Italy has not been in the market because in the nine months that she stayed out of the war she did not neglect the making of her own motor-trucks in the general work of preparation. Italy, by the way, had had previous experience in Tripoli with motor-vehicles in war, and knew just what she wanted. None of the Balkan states has been a truck-buyer in this country, and only Roumania has sent an agent over here to talk about the matter and get prices.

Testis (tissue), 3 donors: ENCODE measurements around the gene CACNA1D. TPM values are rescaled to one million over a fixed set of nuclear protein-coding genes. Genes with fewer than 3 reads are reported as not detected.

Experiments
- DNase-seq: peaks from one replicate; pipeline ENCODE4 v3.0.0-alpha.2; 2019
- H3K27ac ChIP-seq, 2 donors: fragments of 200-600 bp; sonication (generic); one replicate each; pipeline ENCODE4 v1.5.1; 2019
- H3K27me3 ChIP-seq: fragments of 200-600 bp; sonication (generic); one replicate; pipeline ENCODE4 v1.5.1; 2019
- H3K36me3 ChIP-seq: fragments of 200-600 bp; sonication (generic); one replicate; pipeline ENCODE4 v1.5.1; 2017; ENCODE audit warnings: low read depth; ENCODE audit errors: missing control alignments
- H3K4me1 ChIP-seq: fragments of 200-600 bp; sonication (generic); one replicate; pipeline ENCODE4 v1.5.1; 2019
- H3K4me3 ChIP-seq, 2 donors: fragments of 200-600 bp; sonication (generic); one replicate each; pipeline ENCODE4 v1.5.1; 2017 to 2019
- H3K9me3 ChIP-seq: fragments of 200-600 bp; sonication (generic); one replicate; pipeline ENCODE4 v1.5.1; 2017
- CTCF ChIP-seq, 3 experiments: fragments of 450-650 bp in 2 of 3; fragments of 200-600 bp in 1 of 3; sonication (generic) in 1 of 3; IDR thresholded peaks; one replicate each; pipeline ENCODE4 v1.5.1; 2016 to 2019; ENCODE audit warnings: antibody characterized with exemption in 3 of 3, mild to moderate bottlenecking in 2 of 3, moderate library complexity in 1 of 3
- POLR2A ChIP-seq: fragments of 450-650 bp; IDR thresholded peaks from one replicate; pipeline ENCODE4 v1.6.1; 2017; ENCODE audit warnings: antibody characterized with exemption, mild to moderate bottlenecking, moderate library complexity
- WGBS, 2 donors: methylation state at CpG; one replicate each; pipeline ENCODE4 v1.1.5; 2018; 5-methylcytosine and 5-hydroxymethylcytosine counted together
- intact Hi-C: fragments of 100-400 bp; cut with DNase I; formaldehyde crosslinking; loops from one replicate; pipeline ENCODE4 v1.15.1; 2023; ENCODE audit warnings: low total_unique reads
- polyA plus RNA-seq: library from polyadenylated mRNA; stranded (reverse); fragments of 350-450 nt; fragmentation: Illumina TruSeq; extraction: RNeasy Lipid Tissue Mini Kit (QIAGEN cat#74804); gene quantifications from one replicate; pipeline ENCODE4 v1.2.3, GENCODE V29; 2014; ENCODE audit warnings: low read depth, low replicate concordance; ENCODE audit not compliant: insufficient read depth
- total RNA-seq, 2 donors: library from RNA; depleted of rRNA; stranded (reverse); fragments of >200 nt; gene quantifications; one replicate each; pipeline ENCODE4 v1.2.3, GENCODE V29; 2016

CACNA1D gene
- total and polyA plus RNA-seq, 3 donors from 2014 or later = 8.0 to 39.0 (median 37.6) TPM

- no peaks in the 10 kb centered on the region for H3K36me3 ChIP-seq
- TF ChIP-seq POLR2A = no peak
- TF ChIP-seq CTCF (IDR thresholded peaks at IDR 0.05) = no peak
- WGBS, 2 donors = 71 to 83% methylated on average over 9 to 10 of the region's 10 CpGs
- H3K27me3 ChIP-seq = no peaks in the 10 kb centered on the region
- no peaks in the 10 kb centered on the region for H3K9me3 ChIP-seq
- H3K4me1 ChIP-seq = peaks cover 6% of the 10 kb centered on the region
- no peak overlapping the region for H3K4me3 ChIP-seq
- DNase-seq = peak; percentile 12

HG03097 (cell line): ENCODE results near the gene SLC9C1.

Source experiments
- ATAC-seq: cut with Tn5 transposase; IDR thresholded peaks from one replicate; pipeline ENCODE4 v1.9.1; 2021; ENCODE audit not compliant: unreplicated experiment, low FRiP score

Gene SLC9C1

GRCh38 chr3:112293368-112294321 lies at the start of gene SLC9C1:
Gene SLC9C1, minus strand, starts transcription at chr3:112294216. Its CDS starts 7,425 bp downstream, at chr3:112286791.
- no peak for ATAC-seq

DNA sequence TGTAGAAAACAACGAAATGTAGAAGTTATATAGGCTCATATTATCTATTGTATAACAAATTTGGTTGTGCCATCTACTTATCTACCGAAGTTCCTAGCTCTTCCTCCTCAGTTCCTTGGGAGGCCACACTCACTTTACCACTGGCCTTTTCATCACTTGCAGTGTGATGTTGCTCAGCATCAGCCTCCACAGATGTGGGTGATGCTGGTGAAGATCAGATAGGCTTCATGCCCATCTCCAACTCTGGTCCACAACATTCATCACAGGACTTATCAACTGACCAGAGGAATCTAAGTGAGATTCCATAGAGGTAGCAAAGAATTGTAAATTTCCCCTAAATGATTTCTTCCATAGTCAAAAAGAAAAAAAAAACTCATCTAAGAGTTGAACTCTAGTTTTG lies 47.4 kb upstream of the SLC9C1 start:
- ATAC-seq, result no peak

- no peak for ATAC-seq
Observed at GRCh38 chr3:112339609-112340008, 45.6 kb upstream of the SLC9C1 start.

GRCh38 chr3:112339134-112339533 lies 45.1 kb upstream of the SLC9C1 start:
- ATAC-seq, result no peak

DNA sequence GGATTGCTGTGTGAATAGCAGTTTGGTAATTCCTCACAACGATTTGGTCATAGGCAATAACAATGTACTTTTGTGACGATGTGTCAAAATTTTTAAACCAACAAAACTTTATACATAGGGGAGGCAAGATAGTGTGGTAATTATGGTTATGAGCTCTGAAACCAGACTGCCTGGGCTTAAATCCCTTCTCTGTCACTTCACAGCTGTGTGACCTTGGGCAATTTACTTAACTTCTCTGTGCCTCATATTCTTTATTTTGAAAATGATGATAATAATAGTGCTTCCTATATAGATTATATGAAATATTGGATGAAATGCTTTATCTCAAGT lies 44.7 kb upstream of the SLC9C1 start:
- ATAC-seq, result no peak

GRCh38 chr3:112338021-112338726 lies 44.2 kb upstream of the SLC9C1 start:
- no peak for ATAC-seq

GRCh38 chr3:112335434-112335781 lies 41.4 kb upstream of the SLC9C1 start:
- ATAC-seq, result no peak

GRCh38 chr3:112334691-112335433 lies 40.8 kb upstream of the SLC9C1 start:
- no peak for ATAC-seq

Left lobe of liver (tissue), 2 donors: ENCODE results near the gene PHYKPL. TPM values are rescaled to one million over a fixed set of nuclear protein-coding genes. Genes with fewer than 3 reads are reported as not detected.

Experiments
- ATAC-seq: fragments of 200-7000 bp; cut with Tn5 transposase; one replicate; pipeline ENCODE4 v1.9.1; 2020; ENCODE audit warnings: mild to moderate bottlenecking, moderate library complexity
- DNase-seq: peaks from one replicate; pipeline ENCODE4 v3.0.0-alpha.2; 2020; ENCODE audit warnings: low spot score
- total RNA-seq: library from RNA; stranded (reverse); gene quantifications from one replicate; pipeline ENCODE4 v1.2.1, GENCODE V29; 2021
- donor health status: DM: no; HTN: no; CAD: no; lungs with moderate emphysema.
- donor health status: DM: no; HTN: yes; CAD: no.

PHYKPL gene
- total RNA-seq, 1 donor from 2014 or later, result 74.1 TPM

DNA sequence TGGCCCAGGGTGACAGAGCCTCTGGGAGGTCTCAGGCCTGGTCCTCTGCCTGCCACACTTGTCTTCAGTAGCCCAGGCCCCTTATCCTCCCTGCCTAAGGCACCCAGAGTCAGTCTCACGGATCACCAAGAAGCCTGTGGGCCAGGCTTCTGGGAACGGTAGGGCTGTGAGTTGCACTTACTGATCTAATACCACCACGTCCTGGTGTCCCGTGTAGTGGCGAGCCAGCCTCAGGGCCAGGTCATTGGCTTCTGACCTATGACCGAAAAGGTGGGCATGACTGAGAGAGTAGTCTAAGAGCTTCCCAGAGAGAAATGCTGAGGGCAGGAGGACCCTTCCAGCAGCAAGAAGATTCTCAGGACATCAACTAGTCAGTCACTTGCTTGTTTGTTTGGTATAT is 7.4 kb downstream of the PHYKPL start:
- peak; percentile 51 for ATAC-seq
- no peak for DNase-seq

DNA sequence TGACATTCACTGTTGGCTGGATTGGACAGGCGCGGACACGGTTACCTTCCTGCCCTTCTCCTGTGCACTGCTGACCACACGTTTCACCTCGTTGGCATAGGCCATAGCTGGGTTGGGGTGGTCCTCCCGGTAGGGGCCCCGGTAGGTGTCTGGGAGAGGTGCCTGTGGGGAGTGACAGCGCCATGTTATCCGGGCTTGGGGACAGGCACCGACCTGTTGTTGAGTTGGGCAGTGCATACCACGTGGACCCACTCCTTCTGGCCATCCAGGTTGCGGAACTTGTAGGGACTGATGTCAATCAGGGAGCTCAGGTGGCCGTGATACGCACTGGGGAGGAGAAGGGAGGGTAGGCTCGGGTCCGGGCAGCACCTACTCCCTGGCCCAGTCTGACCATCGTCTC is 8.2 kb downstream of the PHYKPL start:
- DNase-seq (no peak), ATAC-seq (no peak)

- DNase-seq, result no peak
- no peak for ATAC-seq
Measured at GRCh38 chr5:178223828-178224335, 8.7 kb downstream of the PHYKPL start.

Germany and Austria, of course, have not been purchasers in the American truck-market because the goods could not be delivered, but that does not mean that the Teutonic troops have not had a good many American cars. Russia bought them, and then Germany took them away from her in the campaigns in Galicia. That fact gives a new twist and puts the laugh in another place in a good story that has been going the rounds since just before the war.
"Why," asked the German officer of the Russian officer, "are you buying so many auto-trucks? Your roads are not suitable for them."
"No, but yours are," replied the Russian.